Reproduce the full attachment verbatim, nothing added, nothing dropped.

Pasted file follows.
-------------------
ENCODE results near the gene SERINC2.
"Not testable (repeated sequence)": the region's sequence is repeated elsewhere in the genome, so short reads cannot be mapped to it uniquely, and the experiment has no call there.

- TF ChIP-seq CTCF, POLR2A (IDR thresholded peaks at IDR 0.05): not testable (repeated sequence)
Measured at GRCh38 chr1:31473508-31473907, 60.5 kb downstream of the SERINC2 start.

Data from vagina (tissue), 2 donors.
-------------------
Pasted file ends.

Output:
ENCODE results near the gene SERINC2.
"Not testable (repeated sequence)": the region's sequence is repeated elsewhere in the genome, so short reads cannot be mapped to it uniquely, and the experiment has no call there.

- TF ChIP-seq CTCF, POLR2A (IDR thresholded peaks at IDR 0.05): not testable (repeated sequence)
Measured at GRCh38 chr1:31473508-31473907, 60.5 kb downstream of the SERINC2 start.

Data from vagina (tissue), 2 donors.